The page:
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Questions on the future editions.

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How does the RONR authorship team verify what parliamentary practices are modern, prevalent, i.e., "common"?

Likewise, ". . . are obsolete, no longer prevalent -- uncommon?

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Does the authorship team poll nonprofit organizations, asking them how nonprofit organizations execute certain parliamentary behaviors?

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Where there is a choice to be made, how does the choice get made to go with one practice over the other practices out there?

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Example:

I see organizations having the Treasurers Report first, or at least earlier than what The Book prescribes.

(I assume the assembly wants to know how much money they have left, before they add more money to ongoing projects.)

So -- When will RONR publish this practice as a "common" practice?

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4 hours ago, Kim Goldsworthy said:

Questions on the future editions.

***

How does the RONR authorship team verify what parliamentary practices are modern, prevalent, i.e., "common"?

Likewise, ". . . are obsolete, no longer prevalent -- uncommon?

***

Does the authorship team poll nonprofit organizations, asking them how nonprofit organizations execute certain parliamentary behaviors?

***

Where there is a choice to be made, how does the choice get made to go with one practice over the other practices out there?

***

Example:

I see organizations having the Treasurers Report first, or at least earlier than what The Book prescribes.

(I assume the assembly wants to know how much money they have left, before they add more money to ongoing projects.)

So -- When will RONR publish this practice as a "common" practice?

Oh, fear not. I'm sure that members of the authorship team will consult with you just as soon as they deem it necessary to do so.  :)

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18 hours ago, Kim Goldsworthy said:

I see organizations having the Treasurers Report first, or at least earlier than what The Book prescribes.

(I assume the assembly wants to know how much money they have left, before they add more money to ongoing projects.)

So -- When will RONR publish this practice as a "common" practice?

You see organizations that receive the Treasurer's Report before the reading and approval of the minutes?

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So, far, the order the organizations tend to do it is:

   • First, minutes.

   • Second, Treasurer's report.

   • Third, the Executive Director's report.

(I think this is significant. I have never seen this inversion of order until Sarbanes-Oxley came into existence. Is this a coincidence? Or was the trigger to this new order the recession of 2008, when all nonprofit organizations were dropping members, and cutting budgets drastically. I did not see this inversion for the first 15 years or so of my parliamentary practice. Surely, something happened which pushed nonprofit organizations, within the span of 2 or 3 years, to start doing this.)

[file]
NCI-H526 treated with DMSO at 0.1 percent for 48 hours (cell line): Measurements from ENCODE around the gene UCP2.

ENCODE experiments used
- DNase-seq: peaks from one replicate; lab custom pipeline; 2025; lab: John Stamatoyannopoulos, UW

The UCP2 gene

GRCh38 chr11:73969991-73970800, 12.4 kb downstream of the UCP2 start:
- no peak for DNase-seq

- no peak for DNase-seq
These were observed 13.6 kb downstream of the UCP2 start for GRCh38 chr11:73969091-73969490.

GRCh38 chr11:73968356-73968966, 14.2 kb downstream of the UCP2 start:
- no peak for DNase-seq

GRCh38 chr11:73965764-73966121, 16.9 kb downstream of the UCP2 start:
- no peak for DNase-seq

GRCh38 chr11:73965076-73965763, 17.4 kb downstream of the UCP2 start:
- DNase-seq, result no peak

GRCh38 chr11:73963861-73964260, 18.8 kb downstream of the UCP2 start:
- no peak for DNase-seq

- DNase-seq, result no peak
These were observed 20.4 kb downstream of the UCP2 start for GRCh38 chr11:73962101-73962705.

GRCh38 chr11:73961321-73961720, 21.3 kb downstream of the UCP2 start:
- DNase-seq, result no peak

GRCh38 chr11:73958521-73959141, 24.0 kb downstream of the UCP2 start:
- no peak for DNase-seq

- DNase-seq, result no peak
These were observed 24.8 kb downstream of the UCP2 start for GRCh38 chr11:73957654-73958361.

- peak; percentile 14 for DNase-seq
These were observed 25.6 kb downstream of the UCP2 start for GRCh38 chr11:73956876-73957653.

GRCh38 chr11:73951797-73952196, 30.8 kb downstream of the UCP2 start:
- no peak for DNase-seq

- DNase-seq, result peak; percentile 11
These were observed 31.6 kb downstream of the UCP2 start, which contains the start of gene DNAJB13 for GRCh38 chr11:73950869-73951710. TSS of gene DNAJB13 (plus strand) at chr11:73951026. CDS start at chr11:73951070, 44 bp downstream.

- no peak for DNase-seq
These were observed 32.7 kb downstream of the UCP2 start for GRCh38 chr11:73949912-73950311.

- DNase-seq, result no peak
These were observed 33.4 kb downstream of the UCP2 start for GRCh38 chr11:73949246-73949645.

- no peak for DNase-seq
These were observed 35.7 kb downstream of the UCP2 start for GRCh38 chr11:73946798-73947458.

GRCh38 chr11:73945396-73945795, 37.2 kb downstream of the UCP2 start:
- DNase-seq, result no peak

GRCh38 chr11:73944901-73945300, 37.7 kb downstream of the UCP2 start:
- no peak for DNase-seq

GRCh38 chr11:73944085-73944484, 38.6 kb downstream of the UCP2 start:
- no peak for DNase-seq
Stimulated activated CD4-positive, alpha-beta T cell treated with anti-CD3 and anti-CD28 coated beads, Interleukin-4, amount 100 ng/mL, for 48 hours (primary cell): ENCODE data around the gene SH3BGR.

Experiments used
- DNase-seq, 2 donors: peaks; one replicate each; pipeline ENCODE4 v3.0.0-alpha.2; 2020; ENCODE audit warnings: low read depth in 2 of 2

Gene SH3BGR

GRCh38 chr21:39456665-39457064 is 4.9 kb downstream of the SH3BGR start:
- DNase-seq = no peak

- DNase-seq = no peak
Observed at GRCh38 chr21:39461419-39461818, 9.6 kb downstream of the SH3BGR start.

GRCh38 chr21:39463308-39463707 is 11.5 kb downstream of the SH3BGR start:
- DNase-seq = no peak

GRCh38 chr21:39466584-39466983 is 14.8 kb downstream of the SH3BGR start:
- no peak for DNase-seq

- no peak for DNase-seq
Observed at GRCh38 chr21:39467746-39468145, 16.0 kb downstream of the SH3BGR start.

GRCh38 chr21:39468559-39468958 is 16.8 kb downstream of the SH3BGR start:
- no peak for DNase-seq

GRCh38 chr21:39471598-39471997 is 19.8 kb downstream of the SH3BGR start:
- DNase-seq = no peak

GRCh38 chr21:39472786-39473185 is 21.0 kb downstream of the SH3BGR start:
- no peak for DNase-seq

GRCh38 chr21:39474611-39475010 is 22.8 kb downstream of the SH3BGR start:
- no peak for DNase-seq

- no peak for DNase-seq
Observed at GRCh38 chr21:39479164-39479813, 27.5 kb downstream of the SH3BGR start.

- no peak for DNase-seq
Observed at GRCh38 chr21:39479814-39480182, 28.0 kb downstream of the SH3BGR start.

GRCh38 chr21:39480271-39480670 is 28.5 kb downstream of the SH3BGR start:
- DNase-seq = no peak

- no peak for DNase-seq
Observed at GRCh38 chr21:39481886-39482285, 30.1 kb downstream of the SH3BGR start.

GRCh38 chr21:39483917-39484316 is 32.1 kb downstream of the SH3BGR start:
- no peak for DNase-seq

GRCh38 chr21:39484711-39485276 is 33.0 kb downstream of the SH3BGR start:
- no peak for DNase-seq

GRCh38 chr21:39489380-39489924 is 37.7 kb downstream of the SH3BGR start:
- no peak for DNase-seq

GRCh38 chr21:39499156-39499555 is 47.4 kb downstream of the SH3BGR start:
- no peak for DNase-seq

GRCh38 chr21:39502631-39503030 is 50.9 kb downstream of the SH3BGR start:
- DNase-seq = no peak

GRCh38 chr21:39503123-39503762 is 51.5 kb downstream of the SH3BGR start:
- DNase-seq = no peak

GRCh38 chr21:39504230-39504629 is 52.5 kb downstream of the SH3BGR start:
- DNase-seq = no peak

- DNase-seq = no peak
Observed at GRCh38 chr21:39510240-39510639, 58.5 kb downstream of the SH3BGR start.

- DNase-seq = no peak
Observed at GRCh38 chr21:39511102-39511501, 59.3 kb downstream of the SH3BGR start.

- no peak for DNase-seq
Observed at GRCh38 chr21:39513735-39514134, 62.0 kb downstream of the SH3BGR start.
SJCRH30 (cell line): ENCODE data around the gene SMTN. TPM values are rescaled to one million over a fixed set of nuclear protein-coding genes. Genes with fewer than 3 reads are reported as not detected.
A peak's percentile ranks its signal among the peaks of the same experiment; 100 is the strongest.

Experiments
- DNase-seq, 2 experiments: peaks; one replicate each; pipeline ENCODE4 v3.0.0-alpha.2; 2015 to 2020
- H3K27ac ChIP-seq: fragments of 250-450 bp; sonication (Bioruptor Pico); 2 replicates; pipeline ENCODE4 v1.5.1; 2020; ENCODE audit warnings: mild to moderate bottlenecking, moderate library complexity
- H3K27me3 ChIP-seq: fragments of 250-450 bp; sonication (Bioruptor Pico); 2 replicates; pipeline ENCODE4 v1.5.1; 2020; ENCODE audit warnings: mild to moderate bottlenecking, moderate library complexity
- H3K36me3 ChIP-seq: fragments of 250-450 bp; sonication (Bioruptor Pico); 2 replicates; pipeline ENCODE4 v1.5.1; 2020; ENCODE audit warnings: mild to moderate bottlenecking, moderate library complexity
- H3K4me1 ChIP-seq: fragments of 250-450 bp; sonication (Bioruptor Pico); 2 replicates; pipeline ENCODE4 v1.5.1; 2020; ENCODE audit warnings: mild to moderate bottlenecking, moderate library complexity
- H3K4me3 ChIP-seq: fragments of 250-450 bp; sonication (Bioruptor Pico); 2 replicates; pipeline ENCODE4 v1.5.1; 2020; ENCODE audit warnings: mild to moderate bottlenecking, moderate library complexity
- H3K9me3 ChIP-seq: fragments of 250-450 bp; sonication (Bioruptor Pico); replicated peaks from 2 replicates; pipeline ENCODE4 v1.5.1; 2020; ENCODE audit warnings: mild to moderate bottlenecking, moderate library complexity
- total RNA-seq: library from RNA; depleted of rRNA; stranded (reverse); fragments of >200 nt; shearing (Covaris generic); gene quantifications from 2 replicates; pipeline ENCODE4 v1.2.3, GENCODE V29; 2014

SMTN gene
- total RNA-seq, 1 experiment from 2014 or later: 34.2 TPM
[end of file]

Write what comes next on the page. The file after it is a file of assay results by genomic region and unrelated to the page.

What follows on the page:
• Fourth, officers reports, and committee reports, i.e., they revert to semi-"normal" Robertian order.

***

The emphasis I am picking up is that they won't know how to budget or fund any ongoing project until they know the amount of money still uncommitted.

And, not surprisingly, the Executive Director's report is the heaviest report. The Exec.Dir. report lists dozens of projects.

I have not charted the instances in a log, but in retrospect, I wish I would have logged each occurrence.

In one instance, one organization does this every meeting.

In another instance, the inversion is only for the sake of the convention, the annual meeting.

Very curious.

I am open to hear from other parliamentarians who have seen this inversion. Surely I am not unique in seeing this inversion repeat, after so many consecutive years of never seeing it, 25 years ago.

Thus my question to the Robert's Rules Association Q-and-A Forum.

Thus my observation: "The common parliamentary law is evolving, and has changed since 1876."

Computers; telephones; P.A. systems; microphones; videos; overhead projectors; etc., are all technologies which could not have influenced the original author, Henry Martyn Robert, in compiling contemporary practices. What was contemporary in 1876 is not contemporary 140 years since the First Edition of Robert's Rules of Order.

 

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I don't see anything in RONR that says the report of the executive director should precede the report of the treasurer, so there's nothing "inverted" about having the treasurer's report first.

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RONR (11th ed.), p. 26 gives the standard order of business for one-meeting sessions of ordinary societies.  I've been a parliamentarian since 2004 and have yet to see a deviation from this....
 

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12 hours ago, Transpower said:

RONR (11th ed.), p. 26 gives the standard order of business for one-meeting sessions of ordinary societies.  I've been a parliamentarian since 2004 and have yet to see a deviation from this....
 

Surely, you jest.  :)

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